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Chemical Non-Lethal Weapons -- Why the Pentagon Wants Them and Why Others Don't
While some experts hail "non-lethal weapons" as a "silver bullet" forever changing the face of warfare, others point out they are only "less-lethal". Moreover, some are chemical in nature and may be incompatible with international law, particularly the Chemical Weapons Convention.
By Ingrid Lombardo, Graduate Research Assistant, East Asia Nonproliferation Program
8 June 2007
On January 27, 2007, the Pentagon demonstrated the Active Denial System (ADS) at Moody Air Force Base in Valdosta, Georgia. Unlike traditional weapons, the ADS does not kill or harm its targets; instead, it emits a highly concentrated energy beam that creates the sensation of unbearable heat, repelling people from its path without harming them. The release of the ADS is part of a wider effort on the part of the U.S. Department of Defense to design non-lethal weapons (NLW)--weapons that may temporarily stun, calm, or disable combatants without causing permanent injury or death. While some experts hail NLW as a "silver bullet" that will forever change the face of warfare, other experts point out that these new systems are only "less-lethal" than previous methods. Moreover, some NLW--particularly calmatives and malodorants--are chemical in nature and their use in warfare may not be compatible with international law, particularly the guidelines of the Chemical Weapons Convention (CWC).
This paper examines NLW and the Pentagon's research into the feasibility of incorporating them into U.S. military strategy. While other countries have expressed interest in NLW, in particular the United Kingdom and Russia for law enforcement purposes, this report focuses on the consideration of NLW by the U.S. military, which is the global leader in NLW research and development. In order to underscore the degree of the government's interest in NLW, this paper describes three separate Defense Department-sponsored research programs conducted by the Institute for Non-Lethal Defense Technologies, the Monell Chemical Senses Center, and the Joint Non-Lethal Weapons Directorate. The report then analyzes the arguments for and against NLW, providing a summary of the possible benefits and risks associated with their use in the field. Finally, the paper examines the question of whether or not the CWC allows for use of NLW in military conflicts. This study concludes that more research is needed before NLW can be safely incorporated into U.S. wartime strategy. While international law forbids the use of NLW in traditional combat situations, it does not specifically exclude the use of NLW by military for peace-keeping functions, such as mitigating hostage situations, suppressing POW riots, controlling over-anxious refugees, and maintaining order in occupied territories.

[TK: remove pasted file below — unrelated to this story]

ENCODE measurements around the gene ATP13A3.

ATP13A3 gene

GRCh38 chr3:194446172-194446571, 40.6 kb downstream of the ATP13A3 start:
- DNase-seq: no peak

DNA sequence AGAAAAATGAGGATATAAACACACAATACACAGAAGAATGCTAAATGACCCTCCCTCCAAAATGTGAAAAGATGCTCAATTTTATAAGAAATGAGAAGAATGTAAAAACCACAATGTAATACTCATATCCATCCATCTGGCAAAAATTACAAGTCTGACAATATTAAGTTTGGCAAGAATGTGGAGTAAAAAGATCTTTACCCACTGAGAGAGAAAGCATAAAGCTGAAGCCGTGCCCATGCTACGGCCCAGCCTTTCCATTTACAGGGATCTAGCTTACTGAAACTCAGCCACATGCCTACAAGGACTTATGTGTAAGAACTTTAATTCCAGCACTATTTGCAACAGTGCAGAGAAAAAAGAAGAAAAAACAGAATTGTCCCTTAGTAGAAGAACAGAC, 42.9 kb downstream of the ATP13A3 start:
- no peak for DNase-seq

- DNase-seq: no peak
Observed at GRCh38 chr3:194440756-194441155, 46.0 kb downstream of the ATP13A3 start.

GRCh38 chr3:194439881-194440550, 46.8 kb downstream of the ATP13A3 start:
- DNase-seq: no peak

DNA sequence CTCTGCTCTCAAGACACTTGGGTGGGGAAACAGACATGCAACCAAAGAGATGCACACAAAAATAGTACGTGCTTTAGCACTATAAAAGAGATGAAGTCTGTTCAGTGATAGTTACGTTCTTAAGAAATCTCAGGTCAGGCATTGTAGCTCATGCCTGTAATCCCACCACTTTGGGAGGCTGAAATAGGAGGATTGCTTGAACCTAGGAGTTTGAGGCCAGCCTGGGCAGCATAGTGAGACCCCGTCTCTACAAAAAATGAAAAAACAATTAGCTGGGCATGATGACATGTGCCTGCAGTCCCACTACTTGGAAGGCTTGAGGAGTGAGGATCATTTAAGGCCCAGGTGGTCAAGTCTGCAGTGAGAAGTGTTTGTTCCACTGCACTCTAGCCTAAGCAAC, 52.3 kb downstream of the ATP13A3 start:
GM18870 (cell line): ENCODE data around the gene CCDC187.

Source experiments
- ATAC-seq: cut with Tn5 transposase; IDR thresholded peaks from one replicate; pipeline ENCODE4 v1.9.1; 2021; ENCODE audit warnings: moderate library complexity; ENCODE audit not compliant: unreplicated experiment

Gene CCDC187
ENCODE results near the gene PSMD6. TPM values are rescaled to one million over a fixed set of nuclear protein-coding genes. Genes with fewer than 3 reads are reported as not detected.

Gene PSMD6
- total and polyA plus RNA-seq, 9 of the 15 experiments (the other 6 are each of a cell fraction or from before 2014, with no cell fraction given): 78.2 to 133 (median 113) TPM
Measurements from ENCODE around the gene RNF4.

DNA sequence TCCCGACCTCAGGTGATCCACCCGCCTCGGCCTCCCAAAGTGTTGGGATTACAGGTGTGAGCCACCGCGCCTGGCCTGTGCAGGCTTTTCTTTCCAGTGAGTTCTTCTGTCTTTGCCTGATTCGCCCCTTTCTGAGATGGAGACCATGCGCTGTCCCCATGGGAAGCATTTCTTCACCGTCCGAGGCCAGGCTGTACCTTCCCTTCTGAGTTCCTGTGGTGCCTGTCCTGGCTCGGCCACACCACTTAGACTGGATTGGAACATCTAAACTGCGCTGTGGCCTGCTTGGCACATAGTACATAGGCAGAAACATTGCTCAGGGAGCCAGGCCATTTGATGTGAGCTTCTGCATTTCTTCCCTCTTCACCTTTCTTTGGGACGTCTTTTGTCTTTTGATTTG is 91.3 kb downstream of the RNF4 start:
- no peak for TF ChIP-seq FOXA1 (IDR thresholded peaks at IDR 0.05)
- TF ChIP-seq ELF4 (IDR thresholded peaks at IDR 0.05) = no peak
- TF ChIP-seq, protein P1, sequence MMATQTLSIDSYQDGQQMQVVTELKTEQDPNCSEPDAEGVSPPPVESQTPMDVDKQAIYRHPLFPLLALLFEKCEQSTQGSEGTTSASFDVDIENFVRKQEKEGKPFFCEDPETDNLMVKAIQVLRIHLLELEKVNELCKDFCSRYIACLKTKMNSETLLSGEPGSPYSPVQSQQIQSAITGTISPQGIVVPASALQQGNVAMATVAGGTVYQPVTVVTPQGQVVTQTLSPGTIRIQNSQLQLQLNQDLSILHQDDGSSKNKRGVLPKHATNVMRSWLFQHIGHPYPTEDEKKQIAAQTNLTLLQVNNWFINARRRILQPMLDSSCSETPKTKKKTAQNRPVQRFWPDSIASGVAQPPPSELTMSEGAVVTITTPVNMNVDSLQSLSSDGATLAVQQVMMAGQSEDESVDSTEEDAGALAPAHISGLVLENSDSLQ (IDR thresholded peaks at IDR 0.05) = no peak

What are NLW and Who Wants Them?
According to the Institute for Non-Lethal Defense Technologies at Pennsylvania State University, a non-lethal weapon is a weapon or piece of equipment whose purpose is to affect the behavior of an individual without injuring or killing the person. NLW are also intended not to cause serious damage to property, infrastructure, or the environment. Originally, the term "non-lethal" was applied strictly to equipment and tools used by police for the purpose of riot control. However, the term has changed over time to include technologies used by both military and police to handle hostile individuals, manage crowds, control prisoners, and aid in hostage rescue.
A 2003 report issued by the U.S. National Research Council indicated that NLW are under consideration by the U.S. military and law enforcement with the following purposes in mind:
The Pentagon is currently seeking to expand the list of non-lethal technologies at its disposal. The agents under consideration include, but are not limited to: acoustic systems that can create uncomfortable sounds; webs that can entangle people and automobiles; and non-penetrating projectiles. Also under consideration are chemical-based weapons such as malodorants (which create offensive smells that can clear an area) and calmatives (drugs that can alter the mindset and motivations of target individuals). (For a list of non-lethal technologies currently under U.S. Government consideration, see the sidebar.)
A number of institutes in the United States are working on the development of NLW, including research programs at Pennsylvania State University and Monell Chemical Senses Center, described below. Both these programs include research on chemical-based non-lethal technologies.